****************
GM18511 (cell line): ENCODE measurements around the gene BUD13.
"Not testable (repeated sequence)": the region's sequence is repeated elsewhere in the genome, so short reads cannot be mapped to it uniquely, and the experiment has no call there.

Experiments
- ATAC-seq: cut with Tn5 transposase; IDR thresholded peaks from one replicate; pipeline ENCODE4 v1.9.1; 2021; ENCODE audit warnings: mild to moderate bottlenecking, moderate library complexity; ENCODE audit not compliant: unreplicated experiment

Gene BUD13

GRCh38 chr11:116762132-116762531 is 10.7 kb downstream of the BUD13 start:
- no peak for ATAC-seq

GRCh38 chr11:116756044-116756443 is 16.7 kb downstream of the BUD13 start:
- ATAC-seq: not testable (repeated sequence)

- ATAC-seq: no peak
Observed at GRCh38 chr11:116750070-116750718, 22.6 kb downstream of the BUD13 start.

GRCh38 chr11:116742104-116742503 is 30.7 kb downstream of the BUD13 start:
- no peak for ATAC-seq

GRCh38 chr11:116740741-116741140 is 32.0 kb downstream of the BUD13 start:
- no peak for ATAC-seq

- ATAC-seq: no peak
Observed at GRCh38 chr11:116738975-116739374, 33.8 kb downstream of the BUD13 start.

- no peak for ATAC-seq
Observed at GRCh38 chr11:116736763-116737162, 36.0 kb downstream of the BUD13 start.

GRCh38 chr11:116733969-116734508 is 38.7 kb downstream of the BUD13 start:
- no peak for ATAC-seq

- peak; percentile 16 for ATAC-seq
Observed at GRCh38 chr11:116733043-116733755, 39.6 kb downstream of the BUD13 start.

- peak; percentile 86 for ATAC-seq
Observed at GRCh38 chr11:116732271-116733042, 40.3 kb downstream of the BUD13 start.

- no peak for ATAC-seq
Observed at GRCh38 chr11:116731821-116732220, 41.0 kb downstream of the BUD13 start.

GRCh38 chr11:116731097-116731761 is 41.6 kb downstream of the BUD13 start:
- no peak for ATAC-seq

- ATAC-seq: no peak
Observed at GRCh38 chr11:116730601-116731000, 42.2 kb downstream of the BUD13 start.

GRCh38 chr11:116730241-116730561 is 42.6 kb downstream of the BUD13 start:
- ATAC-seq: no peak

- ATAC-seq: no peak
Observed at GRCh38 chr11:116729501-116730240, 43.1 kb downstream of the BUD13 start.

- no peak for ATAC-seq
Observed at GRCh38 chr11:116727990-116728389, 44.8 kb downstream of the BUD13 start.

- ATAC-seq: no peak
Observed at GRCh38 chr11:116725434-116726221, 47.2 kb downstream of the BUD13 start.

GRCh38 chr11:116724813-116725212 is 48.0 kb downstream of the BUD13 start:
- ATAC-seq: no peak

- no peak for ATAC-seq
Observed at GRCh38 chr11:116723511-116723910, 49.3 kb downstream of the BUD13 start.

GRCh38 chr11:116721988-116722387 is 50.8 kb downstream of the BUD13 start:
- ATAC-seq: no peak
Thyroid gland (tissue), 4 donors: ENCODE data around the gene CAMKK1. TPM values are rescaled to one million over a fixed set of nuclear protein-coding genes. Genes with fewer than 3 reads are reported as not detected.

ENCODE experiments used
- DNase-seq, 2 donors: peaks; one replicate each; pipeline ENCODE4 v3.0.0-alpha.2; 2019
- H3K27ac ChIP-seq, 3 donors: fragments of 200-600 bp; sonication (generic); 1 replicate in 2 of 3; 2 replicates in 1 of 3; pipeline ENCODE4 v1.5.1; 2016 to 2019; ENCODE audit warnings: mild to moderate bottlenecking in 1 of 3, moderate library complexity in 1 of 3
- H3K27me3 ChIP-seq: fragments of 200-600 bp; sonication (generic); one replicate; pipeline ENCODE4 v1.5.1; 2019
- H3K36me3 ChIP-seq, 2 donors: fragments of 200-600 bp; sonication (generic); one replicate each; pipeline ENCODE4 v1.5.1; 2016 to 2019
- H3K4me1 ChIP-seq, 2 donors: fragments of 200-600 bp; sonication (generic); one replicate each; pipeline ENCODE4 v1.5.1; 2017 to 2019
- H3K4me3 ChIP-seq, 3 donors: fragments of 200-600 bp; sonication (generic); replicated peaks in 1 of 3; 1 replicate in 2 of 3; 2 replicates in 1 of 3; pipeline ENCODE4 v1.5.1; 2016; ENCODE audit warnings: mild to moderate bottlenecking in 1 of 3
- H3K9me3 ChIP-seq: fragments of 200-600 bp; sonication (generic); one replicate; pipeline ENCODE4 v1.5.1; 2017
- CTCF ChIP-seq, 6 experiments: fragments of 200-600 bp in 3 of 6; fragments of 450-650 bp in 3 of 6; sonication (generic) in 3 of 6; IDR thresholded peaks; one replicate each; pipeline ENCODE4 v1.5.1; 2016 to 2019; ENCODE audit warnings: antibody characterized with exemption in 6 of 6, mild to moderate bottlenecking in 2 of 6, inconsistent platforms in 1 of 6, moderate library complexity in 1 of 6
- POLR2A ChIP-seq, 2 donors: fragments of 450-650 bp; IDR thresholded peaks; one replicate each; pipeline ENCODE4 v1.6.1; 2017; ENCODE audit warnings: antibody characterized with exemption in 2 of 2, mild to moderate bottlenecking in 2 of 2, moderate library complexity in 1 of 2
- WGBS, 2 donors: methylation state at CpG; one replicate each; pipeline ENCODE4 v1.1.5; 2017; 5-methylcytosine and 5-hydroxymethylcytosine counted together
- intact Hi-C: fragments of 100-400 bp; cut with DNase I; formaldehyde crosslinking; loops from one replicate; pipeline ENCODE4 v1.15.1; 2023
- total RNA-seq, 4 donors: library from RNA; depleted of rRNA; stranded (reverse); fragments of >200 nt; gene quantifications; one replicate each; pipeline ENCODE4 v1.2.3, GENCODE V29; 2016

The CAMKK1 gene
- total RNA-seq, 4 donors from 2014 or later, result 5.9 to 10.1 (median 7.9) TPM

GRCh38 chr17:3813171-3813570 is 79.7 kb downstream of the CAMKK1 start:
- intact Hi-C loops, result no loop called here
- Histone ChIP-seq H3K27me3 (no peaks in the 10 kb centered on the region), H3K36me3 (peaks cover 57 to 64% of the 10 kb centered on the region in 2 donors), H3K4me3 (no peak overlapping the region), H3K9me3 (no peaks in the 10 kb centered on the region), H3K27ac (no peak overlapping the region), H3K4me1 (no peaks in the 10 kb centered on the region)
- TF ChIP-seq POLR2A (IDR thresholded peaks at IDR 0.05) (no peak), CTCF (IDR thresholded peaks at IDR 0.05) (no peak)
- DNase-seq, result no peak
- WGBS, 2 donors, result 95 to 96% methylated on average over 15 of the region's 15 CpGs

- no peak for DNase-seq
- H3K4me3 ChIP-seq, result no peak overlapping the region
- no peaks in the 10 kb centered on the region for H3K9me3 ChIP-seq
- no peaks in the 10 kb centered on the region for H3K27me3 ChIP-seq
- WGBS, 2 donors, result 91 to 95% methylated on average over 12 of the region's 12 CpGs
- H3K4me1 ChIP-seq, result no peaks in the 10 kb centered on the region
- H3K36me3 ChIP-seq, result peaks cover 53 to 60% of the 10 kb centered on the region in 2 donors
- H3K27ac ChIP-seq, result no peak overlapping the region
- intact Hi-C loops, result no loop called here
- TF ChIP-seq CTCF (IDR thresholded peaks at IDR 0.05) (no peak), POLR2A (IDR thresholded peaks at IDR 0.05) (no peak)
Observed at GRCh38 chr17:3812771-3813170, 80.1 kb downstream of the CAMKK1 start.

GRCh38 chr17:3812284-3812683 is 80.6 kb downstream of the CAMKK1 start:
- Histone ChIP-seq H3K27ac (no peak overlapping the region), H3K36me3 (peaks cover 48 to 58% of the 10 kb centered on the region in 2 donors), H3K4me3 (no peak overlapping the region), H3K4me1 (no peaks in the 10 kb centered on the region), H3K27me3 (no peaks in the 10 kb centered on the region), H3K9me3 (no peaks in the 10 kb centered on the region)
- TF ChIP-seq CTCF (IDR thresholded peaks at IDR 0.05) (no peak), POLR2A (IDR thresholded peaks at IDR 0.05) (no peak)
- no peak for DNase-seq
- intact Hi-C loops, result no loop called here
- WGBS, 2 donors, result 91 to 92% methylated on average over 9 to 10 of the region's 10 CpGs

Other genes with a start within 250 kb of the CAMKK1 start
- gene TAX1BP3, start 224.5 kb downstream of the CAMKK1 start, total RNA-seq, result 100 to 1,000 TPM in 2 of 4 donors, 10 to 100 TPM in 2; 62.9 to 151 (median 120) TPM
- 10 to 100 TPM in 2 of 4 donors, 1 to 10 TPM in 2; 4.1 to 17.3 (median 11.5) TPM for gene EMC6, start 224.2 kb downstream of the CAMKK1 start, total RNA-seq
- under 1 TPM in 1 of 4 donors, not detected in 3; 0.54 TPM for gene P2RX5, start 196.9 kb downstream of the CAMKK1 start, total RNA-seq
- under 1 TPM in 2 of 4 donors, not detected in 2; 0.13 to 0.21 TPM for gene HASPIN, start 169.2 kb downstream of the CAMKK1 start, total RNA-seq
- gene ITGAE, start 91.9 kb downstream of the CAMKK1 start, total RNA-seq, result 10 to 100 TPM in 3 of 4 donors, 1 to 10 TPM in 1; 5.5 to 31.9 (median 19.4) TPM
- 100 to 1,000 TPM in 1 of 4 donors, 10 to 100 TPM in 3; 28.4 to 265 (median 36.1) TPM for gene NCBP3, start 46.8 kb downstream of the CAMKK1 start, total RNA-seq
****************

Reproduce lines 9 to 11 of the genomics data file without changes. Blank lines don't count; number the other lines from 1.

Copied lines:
- ATAC-seq: not testable (repeated sequence)

- ATAC-seq: no peak
Observed at GRCh38 chr11:116750070-116750718, 22.6 kb downstream of the BUD13 start.